Posttraumatic stress disorder, or PTSD, affects approximately 8 percent of people in the United States at some time in their lives. It's more common in women, with about 10 percent having this condition at some time, and in those who have served in the military, with up to 20 percent experiencing this condition at some point. Various types of treatment have been tried to help those with PTSD. One of the treatments recommended by the American Psychiatric Association, the Department of Defense, and the Department of Veterans Affairs is eye-movement desensitization and reprocessing, or EMDR.
During EMDR therapy treatment, there are eight different phases, starting with a history-taking period that is followed by the provision of various methods for stress handling and then using rapid back-and-forth eye movements while recalling a traumatic event to help reconsolidate the memory and make it less traumatic. A positive belief may be identified to help process the traumatic memory. The patient typically keeps a log between sessions to help measure progress, and this log is then examined at the start of the next session.
While it isn't exactly clear just how the eye movements help to make memories less traumatic and help treat PTSD, there are more than 20 studies that show the beneficial effects of EMDR therapy treatment. These studies used between three and twelve sessions and reported between 77 and 100 percent effectiveness, depending on the study, the type of trauma involved, and whether the person had suffered from one traumatic experience or multiple traumatic experiences. One study compared EMDR therapy treatment with prolonged-exposure treatment and found that EMDR helped to treat 70 percent of people versus the 17 percent of people that found prolonged-exposure treatment beneficial. Although some people have wondered if it is really the other parts of the treatment rather than the eye movements that are beneficial, a number of studies have compared the treatment process with and without the eye movements, and those who were in the eye-movement groups have experienced significantly more benefits.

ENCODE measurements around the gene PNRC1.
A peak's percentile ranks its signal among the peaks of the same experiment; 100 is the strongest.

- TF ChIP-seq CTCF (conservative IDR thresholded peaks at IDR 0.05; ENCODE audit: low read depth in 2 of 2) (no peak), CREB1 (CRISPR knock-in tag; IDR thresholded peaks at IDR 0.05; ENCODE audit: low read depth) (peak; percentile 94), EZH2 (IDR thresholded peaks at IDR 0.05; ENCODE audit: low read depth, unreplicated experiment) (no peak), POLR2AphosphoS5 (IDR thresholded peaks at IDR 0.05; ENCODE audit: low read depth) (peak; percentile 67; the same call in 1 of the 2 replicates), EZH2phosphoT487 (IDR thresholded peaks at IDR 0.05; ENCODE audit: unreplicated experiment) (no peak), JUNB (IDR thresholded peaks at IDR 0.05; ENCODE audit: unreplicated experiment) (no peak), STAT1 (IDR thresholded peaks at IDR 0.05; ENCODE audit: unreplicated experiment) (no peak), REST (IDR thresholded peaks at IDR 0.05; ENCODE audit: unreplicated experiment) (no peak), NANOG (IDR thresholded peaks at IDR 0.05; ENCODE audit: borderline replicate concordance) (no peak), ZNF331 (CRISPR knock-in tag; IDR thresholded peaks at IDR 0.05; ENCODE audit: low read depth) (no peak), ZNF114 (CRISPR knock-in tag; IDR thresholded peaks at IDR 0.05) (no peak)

Potential Reasons for Benefits
One theory on why the EMDR treatment is so beneficial is that the eye movements somehow make it so the memories are less vivid and less intensely emotional. These less vivid and emotional memories then cause less distress when remembered in the future. One study showed that people have a harder time remembering things in detail when they're moving their eyes quickly from side to side, which may be why these traumatic memories become less vivid when using EMDR therapy. Because the therapy doesn't necessary mean that the person has to talk about the experience, just think about it, EMDR therapy treatment can be particularly beneficial for those that aren't helped by traditional therapy because of their difficulty discussing the traumatic experience.
Talk to a company such as Cynthasis for more information.
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